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Page 54 - ... When my eyes shall be turned to behold, for the last time, the sun in heaven, may I not see him shining on the broken and dishonored fragments of a once glorious Union ; on States dissevered, discordant, belligerent ; on a land rent with civil feuds, or drenched, it may be, in fraternal blood ! Let their last feeble and lingering glance rather behold the gorgeous ensign of the Republic, now known and honored throughout the earth, still full high advanced, its arms and trophies streaming in their...
Page 262 - I hail as a treasure; For often, at noon, when returned from the field, I found it the source of an exquisite pleasure, The purest and sweetest that nature can yield. How ardent I seized it, with hands that were glowing ! And quick to the white-pebbled bottom it fell; Then soon, with the emblem of truth overflowing, And dripping with coolness, it rose from the well; The old oaken bucket, the iron-bound bucket, The moss-covered bucket, arose from the well.
Page 43 - LISTEN, my children, and you shall hear Of the midnight ride of Paul Revere, On the eighteenth of April, in Seventy-five ; Hardly a man is now alive Who remembers that famous day and year.
Page 43 - And a huge black hulk, that was magnified By its own reflection in the tide. Meanwhile, his friend, through alley and street, Wanders and watches with eager ears, Till in the silence around him he hears The muster of men at the barrack door, The sound of arms, and the tramp of feet, And the measured tread of the grenadiers, Marching down to their boats on the shore.
Page 196 - THERE is no flock, however watched and tended, But one dead lamb is there! There is no fireside, howsoe'er defended, But has one vacant chair ! The air is full of farewells to the dying, And mournings for the dead ; The heart of Rachel, for her children crying, Will not be comforted ! Let us be patient!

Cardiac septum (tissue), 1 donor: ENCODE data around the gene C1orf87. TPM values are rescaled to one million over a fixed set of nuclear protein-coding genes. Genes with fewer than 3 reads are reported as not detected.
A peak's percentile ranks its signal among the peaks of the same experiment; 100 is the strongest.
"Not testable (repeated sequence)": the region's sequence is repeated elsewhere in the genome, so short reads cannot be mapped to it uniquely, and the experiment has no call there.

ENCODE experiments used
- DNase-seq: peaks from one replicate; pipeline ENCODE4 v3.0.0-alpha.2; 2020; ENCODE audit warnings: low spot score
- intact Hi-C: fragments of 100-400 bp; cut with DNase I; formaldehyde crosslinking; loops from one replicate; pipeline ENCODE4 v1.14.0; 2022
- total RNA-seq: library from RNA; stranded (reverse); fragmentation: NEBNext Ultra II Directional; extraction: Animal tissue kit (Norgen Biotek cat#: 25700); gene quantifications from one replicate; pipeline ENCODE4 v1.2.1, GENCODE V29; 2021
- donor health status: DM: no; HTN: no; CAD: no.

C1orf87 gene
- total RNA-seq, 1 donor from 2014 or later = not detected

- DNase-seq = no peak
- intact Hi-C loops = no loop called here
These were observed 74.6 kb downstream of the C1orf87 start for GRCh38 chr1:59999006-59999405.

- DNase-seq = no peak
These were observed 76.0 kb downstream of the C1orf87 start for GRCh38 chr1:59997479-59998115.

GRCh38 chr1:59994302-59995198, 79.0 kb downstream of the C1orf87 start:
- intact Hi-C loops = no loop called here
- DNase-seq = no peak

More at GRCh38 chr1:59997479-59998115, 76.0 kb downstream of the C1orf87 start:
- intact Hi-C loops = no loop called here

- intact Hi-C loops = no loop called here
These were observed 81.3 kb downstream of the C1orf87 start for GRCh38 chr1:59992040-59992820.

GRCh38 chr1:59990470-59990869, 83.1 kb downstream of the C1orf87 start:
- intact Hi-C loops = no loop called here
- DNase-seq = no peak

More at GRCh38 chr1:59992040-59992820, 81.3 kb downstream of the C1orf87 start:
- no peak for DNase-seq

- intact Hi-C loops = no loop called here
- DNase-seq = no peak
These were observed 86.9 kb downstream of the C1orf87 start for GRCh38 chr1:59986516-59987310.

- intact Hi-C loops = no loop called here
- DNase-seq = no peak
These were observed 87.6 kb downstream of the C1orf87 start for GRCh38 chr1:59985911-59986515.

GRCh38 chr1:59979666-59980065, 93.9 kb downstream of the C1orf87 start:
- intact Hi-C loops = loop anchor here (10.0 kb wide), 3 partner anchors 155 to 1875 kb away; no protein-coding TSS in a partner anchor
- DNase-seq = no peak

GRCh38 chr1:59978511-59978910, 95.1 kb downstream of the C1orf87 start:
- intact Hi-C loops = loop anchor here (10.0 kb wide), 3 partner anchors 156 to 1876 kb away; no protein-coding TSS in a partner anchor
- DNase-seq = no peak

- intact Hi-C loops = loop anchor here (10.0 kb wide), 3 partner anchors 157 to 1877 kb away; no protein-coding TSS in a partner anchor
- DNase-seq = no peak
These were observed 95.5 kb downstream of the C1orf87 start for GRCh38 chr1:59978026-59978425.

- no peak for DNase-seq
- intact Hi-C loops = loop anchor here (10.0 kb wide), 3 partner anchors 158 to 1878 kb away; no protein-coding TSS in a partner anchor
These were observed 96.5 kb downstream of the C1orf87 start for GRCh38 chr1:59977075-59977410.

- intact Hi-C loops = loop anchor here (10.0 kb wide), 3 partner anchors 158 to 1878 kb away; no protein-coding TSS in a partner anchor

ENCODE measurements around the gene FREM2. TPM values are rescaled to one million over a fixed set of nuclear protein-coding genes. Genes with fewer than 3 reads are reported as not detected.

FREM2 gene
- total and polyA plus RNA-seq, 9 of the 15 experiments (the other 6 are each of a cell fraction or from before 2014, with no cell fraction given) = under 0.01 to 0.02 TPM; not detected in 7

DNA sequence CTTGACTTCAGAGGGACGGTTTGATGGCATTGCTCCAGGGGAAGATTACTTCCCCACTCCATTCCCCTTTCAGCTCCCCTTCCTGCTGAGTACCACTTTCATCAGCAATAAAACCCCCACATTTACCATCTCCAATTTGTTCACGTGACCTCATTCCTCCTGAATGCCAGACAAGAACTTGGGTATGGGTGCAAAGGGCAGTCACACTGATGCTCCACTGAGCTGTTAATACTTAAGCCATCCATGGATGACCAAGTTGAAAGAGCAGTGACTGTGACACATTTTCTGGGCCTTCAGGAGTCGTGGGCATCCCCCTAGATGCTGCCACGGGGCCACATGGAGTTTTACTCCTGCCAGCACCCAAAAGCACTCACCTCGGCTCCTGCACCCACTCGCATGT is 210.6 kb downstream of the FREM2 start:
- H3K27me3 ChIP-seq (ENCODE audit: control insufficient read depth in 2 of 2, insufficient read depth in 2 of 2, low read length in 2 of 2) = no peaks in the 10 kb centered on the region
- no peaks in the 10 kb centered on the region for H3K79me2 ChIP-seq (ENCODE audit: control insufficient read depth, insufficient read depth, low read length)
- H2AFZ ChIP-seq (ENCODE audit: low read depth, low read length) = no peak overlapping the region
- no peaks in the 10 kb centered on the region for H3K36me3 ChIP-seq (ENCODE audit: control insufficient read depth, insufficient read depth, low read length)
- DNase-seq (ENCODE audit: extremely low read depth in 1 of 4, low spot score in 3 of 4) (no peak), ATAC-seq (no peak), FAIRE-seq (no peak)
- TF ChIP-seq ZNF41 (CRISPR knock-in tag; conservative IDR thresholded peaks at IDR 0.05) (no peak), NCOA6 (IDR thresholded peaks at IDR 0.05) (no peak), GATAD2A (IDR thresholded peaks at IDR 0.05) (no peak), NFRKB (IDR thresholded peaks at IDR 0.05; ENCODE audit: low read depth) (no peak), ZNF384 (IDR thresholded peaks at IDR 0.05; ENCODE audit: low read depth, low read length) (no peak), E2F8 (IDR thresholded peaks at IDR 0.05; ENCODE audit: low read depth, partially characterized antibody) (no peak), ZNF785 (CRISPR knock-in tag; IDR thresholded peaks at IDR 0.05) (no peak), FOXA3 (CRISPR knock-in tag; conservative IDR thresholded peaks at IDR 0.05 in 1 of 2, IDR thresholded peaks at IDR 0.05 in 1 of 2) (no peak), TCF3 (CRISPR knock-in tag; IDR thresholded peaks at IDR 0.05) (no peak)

Page 160 - Is this the part of wise 57 men, engaged in a great and arduous struggle for liberty? Are we disposed to be of the number of those who, having eyes, see not, and, having ears, hear not, the things which so nearly concern their temporal salvation?
Page 52 - I profess, sir, in my career hitherto, to have kept steadily in view the prosperity and honor of the whole country, and the preservation of our Federal Union. It is to that union we owe our safety at home, and our consideration and dignity abroad. It is to that union that we are chiefly indebted for whatever makes us most proud of our country.
Page 160 - Are we disposed to be of the number of those who, having eyes, see not, and having ears, hear not the things which so nearly concern their temporal salvation? For my part, whatever anguish of spirit it may cost, I am willing to know the whole truth; to know the worst, and to provide for it. 2. I have but one lamp by which my feet are guided, and that is the lamp of experience.
Page 162 - What terms shall we find which have not been already exhausted ? Let us not, I beseech you, sir, deceive ourselves longer. Sir, we have done everything that could be done, to avert the storm which is now coming on. We have petitioned, we have remonstrated, we have supplicated, we have prostrated ourselves before the throne, and have implored its interposition to arrest the tyrannical hands of the ministry and parliament. Our petitions...
Page 45 - He has left the village and mounted the steep, And beneath him, tranquil and broad and deep, Is the Mystic, meeting the ocean tides ; And under the alders, that skirt its edge, Now soft on the sand, now loud on the ledge. Is heard the tramp of his steed as he rides.